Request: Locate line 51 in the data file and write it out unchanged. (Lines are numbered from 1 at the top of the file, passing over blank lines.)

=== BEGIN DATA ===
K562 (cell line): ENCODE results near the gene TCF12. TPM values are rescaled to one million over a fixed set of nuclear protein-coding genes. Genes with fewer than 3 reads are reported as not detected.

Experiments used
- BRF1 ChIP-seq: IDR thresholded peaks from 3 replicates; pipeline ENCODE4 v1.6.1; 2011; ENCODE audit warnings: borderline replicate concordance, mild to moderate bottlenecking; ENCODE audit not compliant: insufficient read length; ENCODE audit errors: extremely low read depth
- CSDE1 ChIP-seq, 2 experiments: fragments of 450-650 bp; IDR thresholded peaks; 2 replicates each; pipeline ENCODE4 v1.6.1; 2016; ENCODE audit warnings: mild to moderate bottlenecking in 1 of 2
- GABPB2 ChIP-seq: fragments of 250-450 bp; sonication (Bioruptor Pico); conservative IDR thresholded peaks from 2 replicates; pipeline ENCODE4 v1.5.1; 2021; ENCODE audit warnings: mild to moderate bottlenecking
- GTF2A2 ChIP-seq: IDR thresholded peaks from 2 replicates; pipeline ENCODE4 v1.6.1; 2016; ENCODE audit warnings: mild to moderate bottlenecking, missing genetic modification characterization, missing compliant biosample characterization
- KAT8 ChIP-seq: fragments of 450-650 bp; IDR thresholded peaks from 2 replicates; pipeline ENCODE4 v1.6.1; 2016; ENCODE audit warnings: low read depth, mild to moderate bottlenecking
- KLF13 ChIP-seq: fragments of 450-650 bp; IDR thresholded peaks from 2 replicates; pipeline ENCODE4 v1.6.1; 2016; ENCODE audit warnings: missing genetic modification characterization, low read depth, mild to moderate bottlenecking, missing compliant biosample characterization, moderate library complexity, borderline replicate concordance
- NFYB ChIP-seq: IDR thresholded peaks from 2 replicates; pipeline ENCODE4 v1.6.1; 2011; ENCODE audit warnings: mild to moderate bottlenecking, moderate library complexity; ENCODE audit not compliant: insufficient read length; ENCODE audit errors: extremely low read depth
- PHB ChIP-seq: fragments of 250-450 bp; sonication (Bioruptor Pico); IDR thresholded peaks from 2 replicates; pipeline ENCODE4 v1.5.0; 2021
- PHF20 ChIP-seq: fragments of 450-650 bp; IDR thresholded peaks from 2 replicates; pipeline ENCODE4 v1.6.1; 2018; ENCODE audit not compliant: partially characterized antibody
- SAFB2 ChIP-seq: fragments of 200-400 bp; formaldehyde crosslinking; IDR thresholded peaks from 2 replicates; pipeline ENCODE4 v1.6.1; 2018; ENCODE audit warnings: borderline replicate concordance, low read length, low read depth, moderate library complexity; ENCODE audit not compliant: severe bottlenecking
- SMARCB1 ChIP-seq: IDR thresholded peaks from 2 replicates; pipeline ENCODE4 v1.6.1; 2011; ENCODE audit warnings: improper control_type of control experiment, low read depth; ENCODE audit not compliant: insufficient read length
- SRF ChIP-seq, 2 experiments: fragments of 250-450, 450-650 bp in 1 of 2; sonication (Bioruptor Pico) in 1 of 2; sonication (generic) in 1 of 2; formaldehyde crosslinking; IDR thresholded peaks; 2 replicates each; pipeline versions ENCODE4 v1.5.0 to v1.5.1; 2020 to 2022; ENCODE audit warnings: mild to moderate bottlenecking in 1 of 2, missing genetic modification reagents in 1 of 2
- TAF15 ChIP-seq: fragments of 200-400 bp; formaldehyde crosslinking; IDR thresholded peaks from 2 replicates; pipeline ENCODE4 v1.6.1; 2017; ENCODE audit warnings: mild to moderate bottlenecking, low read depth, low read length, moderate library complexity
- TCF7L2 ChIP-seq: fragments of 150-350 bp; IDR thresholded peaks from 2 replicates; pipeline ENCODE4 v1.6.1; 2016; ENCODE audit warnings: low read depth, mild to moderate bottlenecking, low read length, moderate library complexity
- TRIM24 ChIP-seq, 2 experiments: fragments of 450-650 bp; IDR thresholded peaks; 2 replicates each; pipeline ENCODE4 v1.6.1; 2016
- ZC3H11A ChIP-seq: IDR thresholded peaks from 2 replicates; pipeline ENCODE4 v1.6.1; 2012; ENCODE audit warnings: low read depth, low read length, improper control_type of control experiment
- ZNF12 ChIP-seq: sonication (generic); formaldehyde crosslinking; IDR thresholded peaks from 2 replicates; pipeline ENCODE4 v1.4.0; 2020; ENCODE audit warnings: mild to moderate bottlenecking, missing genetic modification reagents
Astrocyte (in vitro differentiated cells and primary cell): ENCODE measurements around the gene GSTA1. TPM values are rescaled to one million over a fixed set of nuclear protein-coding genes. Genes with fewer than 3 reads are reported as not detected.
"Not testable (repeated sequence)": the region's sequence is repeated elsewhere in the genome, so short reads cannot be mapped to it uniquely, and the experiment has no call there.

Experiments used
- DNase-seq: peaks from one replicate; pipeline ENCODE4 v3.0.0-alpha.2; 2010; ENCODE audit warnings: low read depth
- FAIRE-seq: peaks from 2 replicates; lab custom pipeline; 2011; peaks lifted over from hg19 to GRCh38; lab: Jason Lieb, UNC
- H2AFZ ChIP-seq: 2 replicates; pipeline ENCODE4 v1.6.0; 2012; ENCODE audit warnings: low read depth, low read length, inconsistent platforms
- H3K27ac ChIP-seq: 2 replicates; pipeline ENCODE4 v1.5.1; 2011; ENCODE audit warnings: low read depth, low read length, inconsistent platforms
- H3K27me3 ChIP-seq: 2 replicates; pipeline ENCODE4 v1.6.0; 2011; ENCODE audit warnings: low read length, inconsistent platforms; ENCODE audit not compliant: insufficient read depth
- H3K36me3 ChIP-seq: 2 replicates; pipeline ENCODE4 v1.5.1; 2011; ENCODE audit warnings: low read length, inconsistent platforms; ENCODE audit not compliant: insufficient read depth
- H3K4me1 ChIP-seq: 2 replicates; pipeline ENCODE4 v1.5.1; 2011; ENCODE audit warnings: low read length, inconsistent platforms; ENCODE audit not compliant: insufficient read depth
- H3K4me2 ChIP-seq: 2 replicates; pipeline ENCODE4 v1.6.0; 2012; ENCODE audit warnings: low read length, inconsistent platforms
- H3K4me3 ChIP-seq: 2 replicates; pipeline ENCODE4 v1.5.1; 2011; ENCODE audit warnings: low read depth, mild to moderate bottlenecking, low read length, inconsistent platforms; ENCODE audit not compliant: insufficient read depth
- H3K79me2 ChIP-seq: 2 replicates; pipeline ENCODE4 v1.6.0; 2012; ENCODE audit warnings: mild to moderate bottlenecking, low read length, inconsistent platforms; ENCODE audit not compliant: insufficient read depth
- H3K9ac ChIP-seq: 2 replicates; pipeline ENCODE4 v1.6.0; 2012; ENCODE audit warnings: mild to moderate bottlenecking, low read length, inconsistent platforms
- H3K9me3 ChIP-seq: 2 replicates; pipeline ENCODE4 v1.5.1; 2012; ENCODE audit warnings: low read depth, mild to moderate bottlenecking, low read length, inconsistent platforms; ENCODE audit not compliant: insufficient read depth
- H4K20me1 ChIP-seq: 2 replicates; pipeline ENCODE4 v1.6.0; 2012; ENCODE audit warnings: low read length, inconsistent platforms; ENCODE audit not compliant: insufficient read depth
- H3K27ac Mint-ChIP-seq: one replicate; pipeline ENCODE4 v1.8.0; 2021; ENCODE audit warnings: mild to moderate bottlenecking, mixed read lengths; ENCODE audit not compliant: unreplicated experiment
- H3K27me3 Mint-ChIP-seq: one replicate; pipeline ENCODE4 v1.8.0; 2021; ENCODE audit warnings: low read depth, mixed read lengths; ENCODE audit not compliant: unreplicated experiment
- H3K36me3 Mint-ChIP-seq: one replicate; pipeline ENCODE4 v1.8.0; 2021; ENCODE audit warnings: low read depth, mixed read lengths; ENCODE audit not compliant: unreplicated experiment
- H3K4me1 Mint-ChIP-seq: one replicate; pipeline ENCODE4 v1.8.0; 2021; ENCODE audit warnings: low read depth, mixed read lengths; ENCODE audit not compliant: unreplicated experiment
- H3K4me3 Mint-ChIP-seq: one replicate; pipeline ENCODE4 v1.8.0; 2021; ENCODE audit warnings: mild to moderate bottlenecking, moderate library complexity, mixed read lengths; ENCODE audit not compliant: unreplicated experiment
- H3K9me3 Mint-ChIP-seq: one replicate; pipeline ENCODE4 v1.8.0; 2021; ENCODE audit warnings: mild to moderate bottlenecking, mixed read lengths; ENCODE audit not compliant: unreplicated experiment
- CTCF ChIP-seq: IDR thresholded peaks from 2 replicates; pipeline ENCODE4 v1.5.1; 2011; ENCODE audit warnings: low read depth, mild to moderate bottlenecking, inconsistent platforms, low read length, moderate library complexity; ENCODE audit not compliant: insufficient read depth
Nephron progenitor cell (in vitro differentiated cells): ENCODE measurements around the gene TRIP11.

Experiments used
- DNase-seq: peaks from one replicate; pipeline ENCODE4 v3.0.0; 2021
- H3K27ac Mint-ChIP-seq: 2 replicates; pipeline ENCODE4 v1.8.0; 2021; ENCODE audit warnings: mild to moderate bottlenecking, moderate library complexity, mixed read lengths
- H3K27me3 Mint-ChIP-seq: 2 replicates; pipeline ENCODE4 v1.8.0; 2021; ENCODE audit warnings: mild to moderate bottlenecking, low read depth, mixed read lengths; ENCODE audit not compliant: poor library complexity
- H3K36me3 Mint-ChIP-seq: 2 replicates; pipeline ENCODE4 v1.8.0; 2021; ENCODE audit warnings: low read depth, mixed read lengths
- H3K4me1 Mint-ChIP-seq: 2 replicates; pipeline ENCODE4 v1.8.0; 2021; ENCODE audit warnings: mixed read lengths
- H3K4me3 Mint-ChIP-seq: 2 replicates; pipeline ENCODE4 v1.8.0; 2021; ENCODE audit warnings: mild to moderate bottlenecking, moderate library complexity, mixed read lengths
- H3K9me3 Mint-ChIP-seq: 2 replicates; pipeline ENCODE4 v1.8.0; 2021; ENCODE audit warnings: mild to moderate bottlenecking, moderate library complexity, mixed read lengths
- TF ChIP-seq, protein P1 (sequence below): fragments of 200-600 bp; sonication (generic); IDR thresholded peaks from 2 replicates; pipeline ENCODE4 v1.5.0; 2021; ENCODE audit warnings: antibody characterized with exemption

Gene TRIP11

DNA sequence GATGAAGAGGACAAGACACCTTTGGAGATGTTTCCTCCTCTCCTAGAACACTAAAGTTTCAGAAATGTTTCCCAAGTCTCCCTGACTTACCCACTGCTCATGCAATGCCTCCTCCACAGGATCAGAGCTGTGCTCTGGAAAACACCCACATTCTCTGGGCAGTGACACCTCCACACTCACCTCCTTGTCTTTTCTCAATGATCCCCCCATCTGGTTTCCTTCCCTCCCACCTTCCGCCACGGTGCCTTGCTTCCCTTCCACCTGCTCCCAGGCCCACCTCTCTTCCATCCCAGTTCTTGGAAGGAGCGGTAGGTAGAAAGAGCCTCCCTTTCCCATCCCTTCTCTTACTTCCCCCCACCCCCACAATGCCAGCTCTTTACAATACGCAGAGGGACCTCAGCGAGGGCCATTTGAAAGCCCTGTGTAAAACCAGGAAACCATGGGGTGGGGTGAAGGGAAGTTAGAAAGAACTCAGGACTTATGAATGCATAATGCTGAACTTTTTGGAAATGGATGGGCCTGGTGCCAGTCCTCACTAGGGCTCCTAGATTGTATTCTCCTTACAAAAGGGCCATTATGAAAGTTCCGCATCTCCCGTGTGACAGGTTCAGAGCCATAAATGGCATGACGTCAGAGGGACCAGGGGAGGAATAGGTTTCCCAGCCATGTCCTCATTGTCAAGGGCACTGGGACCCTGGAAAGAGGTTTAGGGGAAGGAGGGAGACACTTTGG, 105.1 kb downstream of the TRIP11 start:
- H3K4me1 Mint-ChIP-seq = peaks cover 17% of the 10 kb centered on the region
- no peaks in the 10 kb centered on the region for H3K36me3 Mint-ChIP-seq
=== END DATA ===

- H3K9me3 Mint-ChIP-seq: 2 replicates; pipeline ENCODE4 v1.8.0; 2021; ENCODE audit warnings: mild to moderate bottlenecking, moderate library complexity, mixed read lengths